From an investor standpoint, unhealthy water use practices increase operational costs due to excessive water usage, pose supply chain risks from water scarcity or disruptions, and damage reputation and stakeholder trust due to environmental impacts such as pollution and ecosystem degradation. The benefits of taking action now to address such risks far outweigh the costs of investing in those changes. 

Energy use and its impact 

Energy consumption—particularly from non-renewable sources—significantly contributes to environmental degradation. The burning of fossil fuels releases greenhouse gasses that lead to climate change and its associated impacts, including rising global temperatures, extreme weather events, and sea-level rise. Reducing energy consumption and transitioning to cleaner, renewable energy sources are crucial steps towards mitigating these adverse effects. Much like unsustainable water use, improper energy consumption negatively impacts companies by increasing operational costs, contributing to environmental degradation and creating reputational and regulatory compliance risks. 

A study conducted by Lawrence Livermore National Laboratory in 2018 revealed a staggering statistic: up to 68% of the energy generated in the United States is wasted. The U.S. Environmental Protection Agency (EPA) further reported that companies waste approximately 30% of the energy they consume. For businesses, this translates to overspending on energy by a significant margin just to maintain their current production levels. Such high levels of energy waste significantly impacts businesses, leading to increased operational costs, reduced profitability, and a higher carbon footprint, undermining both financial and environmental sustainability.

The good news is that there are significant upsides to being smart with resource management: 

  • By using treated wastewater instead of groundwater, the San Luis Potosi power plant in Mexico cut costs by 33%, leading to US$18 million in savings over six years for the power utility. For the water utility, the additional revenue from selling treated wastewater helped cover operations and maintenance costs. (World Bank)
  • The Brazil-based CAESB water and wastewater utility’s use of biosolids (nutrient-rich organic materials resulting from the treatment of domestic sewage in a wastewater treatment facility) for corn production led to higher-than-average grain yields and was 21% more efficient than mineral fertilizers. (World Bank)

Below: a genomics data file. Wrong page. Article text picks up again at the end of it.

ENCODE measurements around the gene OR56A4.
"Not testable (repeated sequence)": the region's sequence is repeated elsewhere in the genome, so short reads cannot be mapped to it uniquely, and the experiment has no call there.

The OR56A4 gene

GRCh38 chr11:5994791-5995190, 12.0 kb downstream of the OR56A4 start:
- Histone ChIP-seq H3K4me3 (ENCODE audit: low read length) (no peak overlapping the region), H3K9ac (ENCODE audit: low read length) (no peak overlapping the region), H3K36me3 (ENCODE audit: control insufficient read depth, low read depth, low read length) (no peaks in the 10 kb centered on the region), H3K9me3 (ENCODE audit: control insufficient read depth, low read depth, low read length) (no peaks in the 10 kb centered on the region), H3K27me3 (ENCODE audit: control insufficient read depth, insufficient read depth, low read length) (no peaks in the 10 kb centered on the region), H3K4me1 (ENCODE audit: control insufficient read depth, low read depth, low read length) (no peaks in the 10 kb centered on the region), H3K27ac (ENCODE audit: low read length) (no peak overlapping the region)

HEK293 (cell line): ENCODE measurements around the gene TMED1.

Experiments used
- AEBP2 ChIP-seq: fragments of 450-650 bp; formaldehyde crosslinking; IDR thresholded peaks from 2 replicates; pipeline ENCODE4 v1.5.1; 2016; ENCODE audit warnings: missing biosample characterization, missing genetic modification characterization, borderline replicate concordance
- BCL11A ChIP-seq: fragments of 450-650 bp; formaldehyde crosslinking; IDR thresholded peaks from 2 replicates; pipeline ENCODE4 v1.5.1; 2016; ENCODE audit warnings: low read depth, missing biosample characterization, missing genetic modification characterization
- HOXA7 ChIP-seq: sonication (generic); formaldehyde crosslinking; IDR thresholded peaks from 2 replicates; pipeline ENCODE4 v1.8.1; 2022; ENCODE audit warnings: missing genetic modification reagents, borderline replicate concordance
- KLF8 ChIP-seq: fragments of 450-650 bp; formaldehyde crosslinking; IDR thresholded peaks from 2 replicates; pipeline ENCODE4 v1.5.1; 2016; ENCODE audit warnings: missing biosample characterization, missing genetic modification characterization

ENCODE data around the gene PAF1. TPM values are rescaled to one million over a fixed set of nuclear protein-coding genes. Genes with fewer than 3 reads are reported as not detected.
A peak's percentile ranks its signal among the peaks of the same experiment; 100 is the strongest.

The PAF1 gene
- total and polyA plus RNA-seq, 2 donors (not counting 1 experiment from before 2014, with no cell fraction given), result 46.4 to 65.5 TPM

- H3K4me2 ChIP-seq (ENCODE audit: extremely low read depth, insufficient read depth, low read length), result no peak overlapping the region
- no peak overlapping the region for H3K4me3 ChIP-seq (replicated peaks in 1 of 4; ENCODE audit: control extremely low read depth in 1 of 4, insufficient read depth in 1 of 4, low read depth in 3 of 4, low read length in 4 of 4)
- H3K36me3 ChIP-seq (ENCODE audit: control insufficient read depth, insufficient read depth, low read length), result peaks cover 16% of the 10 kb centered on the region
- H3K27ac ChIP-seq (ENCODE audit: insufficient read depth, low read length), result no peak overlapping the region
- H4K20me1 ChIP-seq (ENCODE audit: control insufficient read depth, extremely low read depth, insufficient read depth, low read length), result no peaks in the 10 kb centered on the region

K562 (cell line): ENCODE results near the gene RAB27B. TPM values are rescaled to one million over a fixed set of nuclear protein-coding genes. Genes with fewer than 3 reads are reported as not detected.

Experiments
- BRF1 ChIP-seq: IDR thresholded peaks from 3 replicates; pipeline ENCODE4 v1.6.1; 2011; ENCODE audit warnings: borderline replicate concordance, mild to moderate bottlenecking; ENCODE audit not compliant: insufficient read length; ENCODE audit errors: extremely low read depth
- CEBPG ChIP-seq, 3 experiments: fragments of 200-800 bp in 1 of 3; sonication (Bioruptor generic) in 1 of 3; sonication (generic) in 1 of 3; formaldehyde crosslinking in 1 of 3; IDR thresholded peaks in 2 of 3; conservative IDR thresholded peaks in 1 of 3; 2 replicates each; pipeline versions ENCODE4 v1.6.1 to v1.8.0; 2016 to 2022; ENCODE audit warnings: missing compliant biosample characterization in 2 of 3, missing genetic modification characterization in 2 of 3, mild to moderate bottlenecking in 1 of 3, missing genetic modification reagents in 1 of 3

• Since 1973, IBM has been actively implementing sustainability plans and was the first corporation to receive the prestigious ENERGY STAR® Excellence in Corporate Commitment Award. By prioritizing energy efficiency, IBM has achieved remarkable cost and carbon savings. Through efficient data center practices alone, IBM saves $11 million annually, with a quick payback period. Additionally, the adoption of energy-efficient building management systems across their facilities is projected to result in savings of $1.4 million. (American Council for an Energy-Efficient Economy)
  • GE engages its employees through interactive "treasure hunts" that uncover energy and resource waste, leading to valuable efficiency recommendations. With over 300 hunts conducted across its businesses, GE has saved a remarkable $150 million. GE has extended this successful process to more than 6,000 customers and partner firms over the past decade—boosting employee engagement and incentivizing participation in energy efficiency activities. (Harvard Business Review)
Energy efficiency is essential in ESG

These real-life examples further emphasize the significance of efficient resource use for businesses. Neglecting sustainable practices not only poses financial risks—it also undermines long-term growth and profitability. On the contrary, responsible resource management makes good business sense. Embracing actionable strategies and adopting a forward-thinking approach benefits the bottom line. It also ensures a positive impact on the environment and society as a whole. It's time for companies to harness the power of sustainable water and energy use practices for a brighter and more prosperous future.